Palm Centro. At $99 the Centro has a great price but still a too-small screen!


Palm’s new phone – the “Centro” – offers a price breakthrough for “higher end” smart phones.  With a mid-october launch date.  My prediction is that this is too little too late from Palm, already struggling to regain a market.     The Treo was a significant improvement over earlier phones and PDAs, but Apple’s iPhone effectively blew the Treo design out of the water.   Others will copy the iPhone and other good smart phone features but it seems Palm has just issued a “cheap” version of the Treo.     This was too little too late to compete with the iPhone and coming Google phone

Palm Centro intro from Palm website

This *may* work depending on the expectation of users.   If people who have held off on iPhones decide they can now afford a device that has the enhanced functionality of the Centro AND if the Google phone is delayed past Christmas (unlikely in my view), the Centro may be the boost Palm seems to desparately need.   However, unlike the iPhone the Centro is unlikely to create a huge buzz.   Unlike the iPhone which was a masterpiece of clever innovation and hype, the Centro can only brag about a price breakthrough – it is nothing like a technology breakthrough.    A large screen at this price might have made this the “must have” gadget for high schoolers and soccer moms, but I don’t see this taking off.

The Google phone is likely to come out before Christmas and if it’s in this price range and more like the iPhone it’ll be the device of the year and yet another feather in Google’s oversized cap (and oversized market cap!)

IMHO LARGE screen sizes will be the key to success as phones evolve.

More on Google Phone from Business Week

Charity return on investment is important. Thanks World Vision!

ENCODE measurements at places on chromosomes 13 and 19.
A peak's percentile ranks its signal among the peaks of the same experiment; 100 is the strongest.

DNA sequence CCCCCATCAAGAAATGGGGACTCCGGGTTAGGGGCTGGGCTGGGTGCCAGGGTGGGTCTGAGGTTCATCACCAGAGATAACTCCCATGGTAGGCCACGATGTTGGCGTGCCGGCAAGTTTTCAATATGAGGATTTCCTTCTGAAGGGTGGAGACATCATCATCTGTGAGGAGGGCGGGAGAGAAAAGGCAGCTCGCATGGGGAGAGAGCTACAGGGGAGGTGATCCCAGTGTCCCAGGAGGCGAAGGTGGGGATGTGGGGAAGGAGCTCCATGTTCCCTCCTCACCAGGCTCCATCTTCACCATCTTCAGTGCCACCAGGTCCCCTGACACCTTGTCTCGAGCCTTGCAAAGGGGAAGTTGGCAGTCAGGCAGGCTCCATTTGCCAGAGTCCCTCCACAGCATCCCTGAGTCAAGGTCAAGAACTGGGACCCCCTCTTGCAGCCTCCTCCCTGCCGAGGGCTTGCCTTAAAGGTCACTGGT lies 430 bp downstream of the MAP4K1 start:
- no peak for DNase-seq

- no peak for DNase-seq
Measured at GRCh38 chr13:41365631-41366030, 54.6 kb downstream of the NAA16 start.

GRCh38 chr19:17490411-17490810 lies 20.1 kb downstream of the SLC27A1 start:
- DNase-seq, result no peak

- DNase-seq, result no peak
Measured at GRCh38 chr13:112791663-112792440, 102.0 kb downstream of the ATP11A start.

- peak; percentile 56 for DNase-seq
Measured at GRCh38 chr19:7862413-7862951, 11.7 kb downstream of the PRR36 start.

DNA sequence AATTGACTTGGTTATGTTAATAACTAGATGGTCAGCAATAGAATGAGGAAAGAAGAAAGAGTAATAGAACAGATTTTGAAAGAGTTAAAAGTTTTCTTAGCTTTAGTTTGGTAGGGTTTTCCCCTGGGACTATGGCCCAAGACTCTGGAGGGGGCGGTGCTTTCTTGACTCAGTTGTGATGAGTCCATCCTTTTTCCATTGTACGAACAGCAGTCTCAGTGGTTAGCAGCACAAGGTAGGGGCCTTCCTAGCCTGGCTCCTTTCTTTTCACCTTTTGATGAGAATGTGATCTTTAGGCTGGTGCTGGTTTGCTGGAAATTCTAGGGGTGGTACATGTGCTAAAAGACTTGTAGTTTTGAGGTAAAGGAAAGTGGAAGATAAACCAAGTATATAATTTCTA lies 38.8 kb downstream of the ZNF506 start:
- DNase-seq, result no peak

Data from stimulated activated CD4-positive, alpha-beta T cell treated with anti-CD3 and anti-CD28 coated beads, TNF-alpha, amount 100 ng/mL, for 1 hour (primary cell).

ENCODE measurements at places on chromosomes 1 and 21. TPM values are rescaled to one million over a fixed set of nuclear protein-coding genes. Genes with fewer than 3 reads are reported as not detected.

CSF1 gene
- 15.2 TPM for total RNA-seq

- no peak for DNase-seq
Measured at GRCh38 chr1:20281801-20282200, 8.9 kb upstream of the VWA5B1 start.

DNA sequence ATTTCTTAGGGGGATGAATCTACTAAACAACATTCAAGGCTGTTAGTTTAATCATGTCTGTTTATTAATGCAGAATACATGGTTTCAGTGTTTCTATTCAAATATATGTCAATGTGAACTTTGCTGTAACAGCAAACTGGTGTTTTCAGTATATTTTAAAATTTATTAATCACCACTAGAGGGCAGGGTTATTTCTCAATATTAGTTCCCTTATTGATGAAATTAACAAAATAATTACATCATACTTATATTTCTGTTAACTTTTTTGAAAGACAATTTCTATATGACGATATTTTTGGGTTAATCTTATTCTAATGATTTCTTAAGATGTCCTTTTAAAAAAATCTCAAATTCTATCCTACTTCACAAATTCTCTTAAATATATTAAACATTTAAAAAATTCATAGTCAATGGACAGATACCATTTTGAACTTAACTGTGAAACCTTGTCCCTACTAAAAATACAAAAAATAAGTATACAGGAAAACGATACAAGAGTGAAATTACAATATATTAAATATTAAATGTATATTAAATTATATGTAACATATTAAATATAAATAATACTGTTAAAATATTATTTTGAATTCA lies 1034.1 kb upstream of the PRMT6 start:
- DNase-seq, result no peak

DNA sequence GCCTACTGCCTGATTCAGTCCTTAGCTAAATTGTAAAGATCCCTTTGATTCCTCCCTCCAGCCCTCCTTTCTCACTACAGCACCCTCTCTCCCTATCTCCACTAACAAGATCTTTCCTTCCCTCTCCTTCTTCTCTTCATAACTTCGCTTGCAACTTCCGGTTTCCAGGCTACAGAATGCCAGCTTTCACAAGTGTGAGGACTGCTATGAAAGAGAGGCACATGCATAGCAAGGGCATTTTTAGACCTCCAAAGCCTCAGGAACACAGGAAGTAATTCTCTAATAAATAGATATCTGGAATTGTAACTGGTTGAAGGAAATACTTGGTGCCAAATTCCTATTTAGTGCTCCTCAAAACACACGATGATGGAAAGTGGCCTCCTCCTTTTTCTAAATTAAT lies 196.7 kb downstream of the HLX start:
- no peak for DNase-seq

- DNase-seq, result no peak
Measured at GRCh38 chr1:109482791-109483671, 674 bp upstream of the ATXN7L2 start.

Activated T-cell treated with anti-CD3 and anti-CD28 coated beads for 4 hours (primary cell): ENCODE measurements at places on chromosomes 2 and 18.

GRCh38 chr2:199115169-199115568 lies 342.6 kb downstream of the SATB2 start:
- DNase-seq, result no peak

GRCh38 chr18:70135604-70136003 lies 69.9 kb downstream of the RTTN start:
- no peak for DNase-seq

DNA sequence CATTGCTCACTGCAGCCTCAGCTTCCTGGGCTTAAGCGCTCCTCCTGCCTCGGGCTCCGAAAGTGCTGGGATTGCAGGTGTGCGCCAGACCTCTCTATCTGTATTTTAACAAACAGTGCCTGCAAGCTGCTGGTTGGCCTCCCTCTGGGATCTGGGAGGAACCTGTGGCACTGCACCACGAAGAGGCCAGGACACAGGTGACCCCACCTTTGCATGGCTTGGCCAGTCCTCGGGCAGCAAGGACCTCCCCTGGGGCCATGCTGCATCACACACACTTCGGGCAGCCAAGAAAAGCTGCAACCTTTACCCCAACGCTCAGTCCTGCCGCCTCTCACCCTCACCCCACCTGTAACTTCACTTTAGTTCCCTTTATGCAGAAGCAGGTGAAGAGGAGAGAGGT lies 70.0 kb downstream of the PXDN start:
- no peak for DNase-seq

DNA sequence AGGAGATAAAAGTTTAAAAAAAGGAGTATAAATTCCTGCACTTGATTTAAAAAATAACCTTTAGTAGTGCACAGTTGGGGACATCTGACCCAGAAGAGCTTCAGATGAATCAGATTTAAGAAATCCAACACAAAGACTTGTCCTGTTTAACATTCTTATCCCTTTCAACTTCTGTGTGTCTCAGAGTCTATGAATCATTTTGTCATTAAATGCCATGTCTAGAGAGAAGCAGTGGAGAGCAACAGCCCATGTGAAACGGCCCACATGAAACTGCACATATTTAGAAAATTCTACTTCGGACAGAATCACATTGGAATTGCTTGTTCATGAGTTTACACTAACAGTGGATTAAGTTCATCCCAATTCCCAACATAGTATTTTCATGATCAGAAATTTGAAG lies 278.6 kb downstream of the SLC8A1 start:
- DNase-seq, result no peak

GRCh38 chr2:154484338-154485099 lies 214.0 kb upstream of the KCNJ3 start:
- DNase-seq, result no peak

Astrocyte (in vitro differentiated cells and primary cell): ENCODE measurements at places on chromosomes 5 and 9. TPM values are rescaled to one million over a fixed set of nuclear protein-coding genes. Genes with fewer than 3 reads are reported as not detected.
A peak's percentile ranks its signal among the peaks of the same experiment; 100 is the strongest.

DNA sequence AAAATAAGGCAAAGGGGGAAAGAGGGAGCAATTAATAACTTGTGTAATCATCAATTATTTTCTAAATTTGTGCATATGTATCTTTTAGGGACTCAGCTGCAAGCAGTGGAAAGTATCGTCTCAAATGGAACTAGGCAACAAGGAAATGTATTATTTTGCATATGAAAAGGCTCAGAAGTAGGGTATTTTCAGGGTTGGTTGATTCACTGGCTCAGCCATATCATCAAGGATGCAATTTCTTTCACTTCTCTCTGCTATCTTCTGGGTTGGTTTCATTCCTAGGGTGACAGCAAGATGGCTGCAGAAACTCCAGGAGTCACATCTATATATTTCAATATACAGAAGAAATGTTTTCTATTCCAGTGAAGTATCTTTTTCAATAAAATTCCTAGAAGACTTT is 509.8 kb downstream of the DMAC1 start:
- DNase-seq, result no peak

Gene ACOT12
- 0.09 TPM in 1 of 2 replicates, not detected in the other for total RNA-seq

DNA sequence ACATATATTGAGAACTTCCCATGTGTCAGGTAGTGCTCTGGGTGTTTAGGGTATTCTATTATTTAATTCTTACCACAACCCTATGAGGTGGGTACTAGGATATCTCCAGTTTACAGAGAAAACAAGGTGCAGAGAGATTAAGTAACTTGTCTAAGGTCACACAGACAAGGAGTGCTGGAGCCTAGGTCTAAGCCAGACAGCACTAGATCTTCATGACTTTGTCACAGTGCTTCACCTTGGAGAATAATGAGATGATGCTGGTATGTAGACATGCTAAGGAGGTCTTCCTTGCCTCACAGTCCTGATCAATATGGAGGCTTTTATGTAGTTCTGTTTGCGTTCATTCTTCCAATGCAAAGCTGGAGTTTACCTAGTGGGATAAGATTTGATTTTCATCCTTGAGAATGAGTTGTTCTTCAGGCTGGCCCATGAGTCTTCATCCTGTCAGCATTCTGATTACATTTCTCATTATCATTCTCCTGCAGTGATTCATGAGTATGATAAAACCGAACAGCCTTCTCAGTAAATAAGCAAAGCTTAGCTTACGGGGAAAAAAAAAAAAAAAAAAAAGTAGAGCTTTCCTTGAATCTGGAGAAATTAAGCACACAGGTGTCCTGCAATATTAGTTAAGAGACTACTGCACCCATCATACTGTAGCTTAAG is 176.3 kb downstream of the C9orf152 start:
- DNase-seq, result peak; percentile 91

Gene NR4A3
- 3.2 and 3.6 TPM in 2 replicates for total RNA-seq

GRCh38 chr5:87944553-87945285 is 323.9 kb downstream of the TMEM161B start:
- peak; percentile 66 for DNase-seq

There are a great number of groups doing a lot of good in the world, and I’m concerned that *something* in the way we process information about poverty and health needs in the developing world has made us far too skeptical of how easy it can be to save lives, and far too skeptical of the groups that are doing a good job.

This in part leads to what I’d argue is an immoral state of affairs in the charity world. Most people in the USA give far more to University, Hospital, and Museum endowments than they give to organizations serving the third world that are saving lives for a few bucks rather than simply making our already very comfortable middle class lives a *bit* better. I guess that’s OK but I’ll take the big ROI on my charity investments, thank you.

It feels very good knowing your money is actually saving lives, living because I chose to give to high ROI charities.

The simple story is that it costs very little to save lives in the developing world. Although it’s a little counterintuitive it’s also clear that reduced death rates lead to reduced birth rates and lower population. I’m floored by how poorly this is understood by otherwise intelligent people, and it seems to be the top reason people say they don’t want to give money to extremely poor people. Graft and corruption are major problems in the third world which is why you want to give to “NGOs” or “non-governmental organizations” which tend to be far more effective at making sure the money finds its way to the right people.

So, let’s apply this ROI in real life and give some money in honor of my Mother’s birthday today. I think charities like World Vision do a lot of good but also suffer from the kind of fatigue people show when presented with a lot of “dying children” information. This is unfortunate because World Vision leverages cheap and free expertise to deliver a lot per donated dollar. Here is the campaign mom likes:

Major pharmaceutical companies have recently donated over $174 million in medicines and supplies to World Vision.
But we need your help to distribute them where they’re needed most.

The medicine is Mebendazole and some others that fight worms and intestinal viruses – one of the leading killers in the developing world. World Vision has the meds but needs money to ship them. The “multiplier” in this case is 13x – ie a donation of a mere 7.7 cents delivers – literally – a dollar of medicines.

So, time to stop writing and do some good and give $770 dollars to this campaign for a health impact of just over $10,000!

Donor Name: Joseph Hunkins
Donation Total: $770.00
Donation Date: 27-Sep-2007
Completed Date: 27-Sep-2007
Payment Type: 
Credit Card Type:

Happy Birthday Mom!

World Vision
KIVA
Unicef